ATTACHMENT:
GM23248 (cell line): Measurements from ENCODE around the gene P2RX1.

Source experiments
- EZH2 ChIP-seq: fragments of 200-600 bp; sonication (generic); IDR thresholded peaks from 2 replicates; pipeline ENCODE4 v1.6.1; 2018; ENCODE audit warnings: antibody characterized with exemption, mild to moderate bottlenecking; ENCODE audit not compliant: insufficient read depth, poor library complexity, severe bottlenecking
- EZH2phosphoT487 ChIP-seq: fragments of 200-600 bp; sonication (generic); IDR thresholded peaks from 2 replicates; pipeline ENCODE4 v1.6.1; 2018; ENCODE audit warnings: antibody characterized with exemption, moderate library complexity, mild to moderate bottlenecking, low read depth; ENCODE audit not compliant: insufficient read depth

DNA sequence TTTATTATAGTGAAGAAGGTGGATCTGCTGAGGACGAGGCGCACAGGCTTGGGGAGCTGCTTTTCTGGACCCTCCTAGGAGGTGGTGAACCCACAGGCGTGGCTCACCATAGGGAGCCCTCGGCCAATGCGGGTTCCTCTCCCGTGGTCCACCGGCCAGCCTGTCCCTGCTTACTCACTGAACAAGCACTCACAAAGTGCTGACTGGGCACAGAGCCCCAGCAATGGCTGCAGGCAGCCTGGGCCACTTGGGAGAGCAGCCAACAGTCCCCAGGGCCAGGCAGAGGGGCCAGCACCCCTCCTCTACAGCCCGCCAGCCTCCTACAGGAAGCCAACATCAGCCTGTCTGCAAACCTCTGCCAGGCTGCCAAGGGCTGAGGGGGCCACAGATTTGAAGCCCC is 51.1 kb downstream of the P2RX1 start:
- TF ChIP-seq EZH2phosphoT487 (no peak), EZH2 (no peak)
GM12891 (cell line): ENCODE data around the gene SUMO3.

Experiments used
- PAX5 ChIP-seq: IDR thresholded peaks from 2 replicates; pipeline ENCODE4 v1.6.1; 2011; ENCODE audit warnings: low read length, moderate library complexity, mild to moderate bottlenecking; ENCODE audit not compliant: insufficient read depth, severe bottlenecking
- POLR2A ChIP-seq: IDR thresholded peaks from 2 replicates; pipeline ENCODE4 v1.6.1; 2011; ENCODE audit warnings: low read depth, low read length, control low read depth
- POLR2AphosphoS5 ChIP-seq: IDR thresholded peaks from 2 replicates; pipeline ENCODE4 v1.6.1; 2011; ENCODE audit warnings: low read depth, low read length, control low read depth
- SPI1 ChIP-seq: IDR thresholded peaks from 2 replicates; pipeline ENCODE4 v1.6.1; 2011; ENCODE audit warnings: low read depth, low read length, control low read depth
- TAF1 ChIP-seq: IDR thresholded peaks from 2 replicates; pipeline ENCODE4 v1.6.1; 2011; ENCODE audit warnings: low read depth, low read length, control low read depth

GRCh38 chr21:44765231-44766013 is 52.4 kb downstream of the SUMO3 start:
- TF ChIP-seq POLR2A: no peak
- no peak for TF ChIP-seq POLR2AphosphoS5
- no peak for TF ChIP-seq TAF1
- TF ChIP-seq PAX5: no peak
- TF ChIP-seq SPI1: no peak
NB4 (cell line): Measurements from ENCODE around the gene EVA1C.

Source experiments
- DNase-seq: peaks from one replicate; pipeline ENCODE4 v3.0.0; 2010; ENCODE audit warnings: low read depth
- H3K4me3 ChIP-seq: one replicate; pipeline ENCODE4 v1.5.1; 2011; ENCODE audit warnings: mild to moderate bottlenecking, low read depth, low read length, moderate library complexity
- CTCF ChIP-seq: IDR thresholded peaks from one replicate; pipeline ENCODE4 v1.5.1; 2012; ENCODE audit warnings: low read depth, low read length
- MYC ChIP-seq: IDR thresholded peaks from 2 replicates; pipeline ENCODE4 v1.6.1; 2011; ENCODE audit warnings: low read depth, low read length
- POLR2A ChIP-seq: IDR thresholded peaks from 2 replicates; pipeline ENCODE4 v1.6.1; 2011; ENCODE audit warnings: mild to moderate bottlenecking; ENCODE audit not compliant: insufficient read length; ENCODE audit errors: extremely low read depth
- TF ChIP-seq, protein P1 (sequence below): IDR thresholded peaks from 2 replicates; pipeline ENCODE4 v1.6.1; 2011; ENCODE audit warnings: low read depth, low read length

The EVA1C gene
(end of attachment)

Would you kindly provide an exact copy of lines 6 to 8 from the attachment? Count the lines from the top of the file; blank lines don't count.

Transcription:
- TF ChIP-seq EZH2phosphoT487 (no peak), EZH2 (no peak)
GM12891 (cell line): ENCODE data around the gene SUMO3.

Experiments used